(c) The method for deriving and assigning a summary level may not limit or require the use of particular summary levels (i.e., establish a forced distribution of summary levels). However, methods used to make distinctions among employees or groups of employees such as comparing, categorizing, and ranking employees or groups on the basis of their performance may be used for purposes other than assigning a summary level including, but not limited to, award determinations and promotion decisions.

(d) Summary levels. (1) An appraisal program shall use one of the following patterns of summary levels:

Pattern Summary level
12345
AXX
BXXX
CXXX
DXXX
EXXXX
FXXXX
GXXXX
HXXXXX

(2) Within any of the patterns shown in paragraph (d)(1) of this section, summary levels shall comply with the following requirements:

(i) Level 1 through Level 5 are ordered categories, with Level 1 as the lowest and Level 5 as the highest;

(ii) Level 1 is “Unacceptable”;

(iii) Level 3 is “Fully Successful” or equivalent; and

(iv) Level 5 is “Outstanding” or equivalent.

(3) The term “Outstanding” shall be used only to describe a Level 5 summary.

(4) The designation of a summary level and its pattern shall be used to provide consistency in describing ratings of record and as a reference point for applying other related regulations, including, but not limited to, assigning additional retention service credit under §351.504 of this chapter.

(5) Under the provisions of §351.504(e) of this chapter, the number of years of additional retention service credit established for a summary level of a rating of record shall be applied in a uniform and consistent manner within a competitive area in any given reduction in force, but the number of years may vary:

(i) In different reductions in force;

(ii) In different competitive areas; and

(iii) In different summary level patterns within the same competitive area.

(e) A rating of record of “Unacceptable” (Level 1) shall be reviewed and approved by a higher level management official.

(f) The rating of record or performance rating for a disabled veteran shall not be lowered because the veteran has been absent from work to seek medical treatment as provided in Executive Order 5396.

(g) When a rating of record cannot be prepared at the time specified, the appraisal period shall be extended. Once the conditions necessary to complete a rating of record have been met, a rating of record shall be prepared as soon as practicable.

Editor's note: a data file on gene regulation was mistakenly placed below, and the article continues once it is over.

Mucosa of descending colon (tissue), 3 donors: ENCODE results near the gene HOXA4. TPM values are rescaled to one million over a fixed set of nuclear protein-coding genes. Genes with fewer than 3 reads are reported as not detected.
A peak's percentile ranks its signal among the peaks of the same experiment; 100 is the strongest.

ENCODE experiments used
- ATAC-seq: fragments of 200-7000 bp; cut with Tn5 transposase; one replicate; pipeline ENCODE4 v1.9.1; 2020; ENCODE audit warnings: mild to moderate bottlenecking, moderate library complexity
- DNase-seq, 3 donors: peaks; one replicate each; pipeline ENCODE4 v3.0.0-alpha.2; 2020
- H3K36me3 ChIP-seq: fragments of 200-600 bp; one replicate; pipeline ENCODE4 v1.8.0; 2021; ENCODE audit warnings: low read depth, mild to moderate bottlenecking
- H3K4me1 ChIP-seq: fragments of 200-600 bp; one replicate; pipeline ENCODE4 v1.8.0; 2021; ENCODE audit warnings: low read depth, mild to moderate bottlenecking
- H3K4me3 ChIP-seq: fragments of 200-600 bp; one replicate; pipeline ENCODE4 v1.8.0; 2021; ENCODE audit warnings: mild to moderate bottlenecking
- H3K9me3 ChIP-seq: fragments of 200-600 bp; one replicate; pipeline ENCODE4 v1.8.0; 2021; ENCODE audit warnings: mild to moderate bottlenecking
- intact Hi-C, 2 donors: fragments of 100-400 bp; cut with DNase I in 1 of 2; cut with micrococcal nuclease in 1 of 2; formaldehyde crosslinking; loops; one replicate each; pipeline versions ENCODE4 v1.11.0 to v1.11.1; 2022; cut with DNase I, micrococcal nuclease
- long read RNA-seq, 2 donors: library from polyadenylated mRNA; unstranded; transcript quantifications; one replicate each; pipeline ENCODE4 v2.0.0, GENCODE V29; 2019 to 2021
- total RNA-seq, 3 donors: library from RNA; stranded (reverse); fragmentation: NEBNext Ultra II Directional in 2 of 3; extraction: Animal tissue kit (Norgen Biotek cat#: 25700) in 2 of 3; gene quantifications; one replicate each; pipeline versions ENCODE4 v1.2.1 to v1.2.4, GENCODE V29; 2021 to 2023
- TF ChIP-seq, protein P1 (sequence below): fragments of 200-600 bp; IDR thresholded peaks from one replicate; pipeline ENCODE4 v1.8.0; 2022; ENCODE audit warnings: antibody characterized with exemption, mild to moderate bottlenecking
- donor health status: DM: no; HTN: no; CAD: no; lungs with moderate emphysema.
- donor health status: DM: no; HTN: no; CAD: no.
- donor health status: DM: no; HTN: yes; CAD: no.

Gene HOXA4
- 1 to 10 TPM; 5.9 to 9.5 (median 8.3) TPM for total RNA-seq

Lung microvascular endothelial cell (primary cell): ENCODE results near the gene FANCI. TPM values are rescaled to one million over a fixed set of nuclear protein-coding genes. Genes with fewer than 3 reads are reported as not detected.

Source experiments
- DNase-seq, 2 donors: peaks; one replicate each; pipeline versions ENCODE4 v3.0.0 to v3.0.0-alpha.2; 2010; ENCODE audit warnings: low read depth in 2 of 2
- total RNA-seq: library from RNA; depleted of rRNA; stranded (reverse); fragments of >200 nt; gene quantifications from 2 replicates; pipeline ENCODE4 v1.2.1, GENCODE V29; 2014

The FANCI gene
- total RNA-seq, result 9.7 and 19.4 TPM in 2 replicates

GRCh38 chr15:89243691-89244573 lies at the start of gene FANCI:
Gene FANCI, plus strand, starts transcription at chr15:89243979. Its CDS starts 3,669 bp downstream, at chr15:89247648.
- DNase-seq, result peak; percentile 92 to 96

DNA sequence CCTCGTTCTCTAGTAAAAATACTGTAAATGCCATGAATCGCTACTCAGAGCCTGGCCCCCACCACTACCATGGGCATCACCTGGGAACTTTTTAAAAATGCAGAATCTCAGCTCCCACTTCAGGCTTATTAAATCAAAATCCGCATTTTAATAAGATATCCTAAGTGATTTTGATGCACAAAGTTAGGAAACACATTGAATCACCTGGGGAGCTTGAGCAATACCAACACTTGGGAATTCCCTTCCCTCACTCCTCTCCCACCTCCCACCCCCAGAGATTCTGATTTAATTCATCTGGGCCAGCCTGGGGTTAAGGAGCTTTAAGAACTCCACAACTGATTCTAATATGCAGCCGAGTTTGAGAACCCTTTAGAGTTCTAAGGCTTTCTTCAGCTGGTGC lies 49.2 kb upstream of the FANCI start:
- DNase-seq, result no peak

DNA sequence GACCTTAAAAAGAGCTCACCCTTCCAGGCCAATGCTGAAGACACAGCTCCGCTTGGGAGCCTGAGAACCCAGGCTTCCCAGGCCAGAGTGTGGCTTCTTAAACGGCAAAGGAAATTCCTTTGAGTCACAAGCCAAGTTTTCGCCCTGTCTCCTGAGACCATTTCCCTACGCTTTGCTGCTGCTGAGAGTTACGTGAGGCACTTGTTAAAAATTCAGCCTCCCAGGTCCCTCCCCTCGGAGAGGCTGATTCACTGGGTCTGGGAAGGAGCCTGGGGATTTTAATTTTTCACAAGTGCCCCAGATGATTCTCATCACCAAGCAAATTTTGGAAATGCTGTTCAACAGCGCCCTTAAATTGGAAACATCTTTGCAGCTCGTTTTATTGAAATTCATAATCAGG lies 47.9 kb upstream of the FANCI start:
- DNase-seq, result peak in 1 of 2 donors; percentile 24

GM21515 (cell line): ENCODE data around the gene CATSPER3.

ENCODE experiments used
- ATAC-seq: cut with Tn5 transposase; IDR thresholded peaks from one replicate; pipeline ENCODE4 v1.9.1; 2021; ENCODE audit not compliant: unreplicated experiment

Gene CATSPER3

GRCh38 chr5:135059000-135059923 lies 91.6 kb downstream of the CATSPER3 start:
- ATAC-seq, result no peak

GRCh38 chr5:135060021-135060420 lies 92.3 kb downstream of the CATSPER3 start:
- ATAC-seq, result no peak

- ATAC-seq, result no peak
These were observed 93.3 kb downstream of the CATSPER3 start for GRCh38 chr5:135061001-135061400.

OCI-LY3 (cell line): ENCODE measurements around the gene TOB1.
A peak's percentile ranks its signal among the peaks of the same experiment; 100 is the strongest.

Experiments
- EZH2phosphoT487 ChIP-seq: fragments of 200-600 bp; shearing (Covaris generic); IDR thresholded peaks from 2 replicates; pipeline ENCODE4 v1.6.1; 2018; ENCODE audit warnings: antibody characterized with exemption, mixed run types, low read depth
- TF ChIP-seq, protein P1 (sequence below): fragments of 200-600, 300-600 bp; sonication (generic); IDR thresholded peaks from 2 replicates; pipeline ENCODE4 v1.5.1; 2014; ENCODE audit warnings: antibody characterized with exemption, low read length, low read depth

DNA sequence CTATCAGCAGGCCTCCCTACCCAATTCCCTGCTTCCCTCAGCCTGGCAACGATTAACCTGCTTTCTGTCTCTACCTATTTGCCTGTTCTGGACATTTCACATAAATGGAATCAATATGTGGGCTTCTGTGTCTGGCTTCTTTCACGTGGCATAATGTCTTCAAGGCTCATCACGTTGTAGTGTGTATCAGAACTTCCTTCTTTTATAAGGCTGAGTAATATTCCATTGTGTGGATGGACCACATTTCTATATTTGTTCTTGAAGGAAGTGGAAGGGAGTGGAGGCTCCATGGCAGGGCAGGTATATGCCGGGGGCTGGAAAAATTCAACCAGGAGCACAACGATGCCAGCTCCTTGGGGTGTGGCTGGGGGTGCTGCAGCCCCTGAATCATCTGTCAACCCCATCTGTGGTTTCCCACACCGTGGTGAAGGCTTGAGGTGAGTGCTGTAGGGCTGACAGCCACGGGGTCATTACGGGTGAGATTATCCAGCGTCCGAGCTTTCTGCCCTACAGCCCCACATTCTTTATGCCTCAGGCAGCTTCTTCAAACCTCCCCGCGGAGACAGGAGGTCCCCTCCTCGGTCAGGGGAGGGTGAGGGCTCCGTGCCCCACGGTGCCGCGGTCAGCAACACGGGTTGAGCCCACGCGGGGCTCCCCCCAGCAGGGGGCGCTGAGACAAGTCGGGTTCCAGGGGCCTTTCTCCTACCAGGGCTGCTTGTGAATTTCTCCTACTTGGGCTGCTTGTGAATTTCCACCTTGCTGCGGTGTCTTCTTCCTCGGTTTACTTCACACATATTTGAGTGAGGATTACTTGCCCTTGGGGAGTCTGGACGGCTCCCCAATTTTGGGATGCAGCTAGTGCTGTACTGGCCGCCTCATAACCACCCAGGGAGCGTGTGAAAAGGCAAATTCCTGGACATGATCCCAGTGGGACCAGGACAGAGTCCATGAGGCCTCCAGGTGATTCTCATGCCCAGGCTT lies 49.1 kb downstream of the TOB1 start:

(h) Each rating of record shall cover a specified appraisal period. Agencies shall not carry over a rating of record prepared for a previous appraisal period as the rating of record for a subsequent appraisal period(s) without an actual evaluation of the employee's performance during the subsequent appraisal period.

(i) When either a regular appraisal period or an extended appraisal period ends and any agency-established deadline for providing ratings of record passes or a subsequent rating of record is issued, an agency shall not produce or change retroactively a rating of record that covers that earlier appraisal period except that a rating of record may be changed—

(1) Within 60 days of issuance based upon an informal request by the employee;

(2) As a result of a grievance, complaint, or other formal proceeding permitted by law or regulation that results in a final determination by appropriate authority that the rating of record must be changed or as part of a bona fide settlement of a formal proceeding; or

(3) Where the agency determines that a rating of record was incorrectly recorded or calculated.

(j) A performance rating may be prepared at such other times as an appraisal program may specify for special circumstances including, but not limited to, transfers and performance on details.

[60 FR 43943, Aug. 23, 1995, as amended at 62 FR 62503, Nov. 24, 1997; 63 FR 53276, Oct. 5, 1998]

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§430.209   Agency responsibilities.

An agency shall—

(a) Submit to OPM for approval a description of its appraisal system(s) as specified in §430.204(b) of this subpart, and any subsequent changes that modify any element of the agency's system(s) that is subject to a regulatory requirement in this part;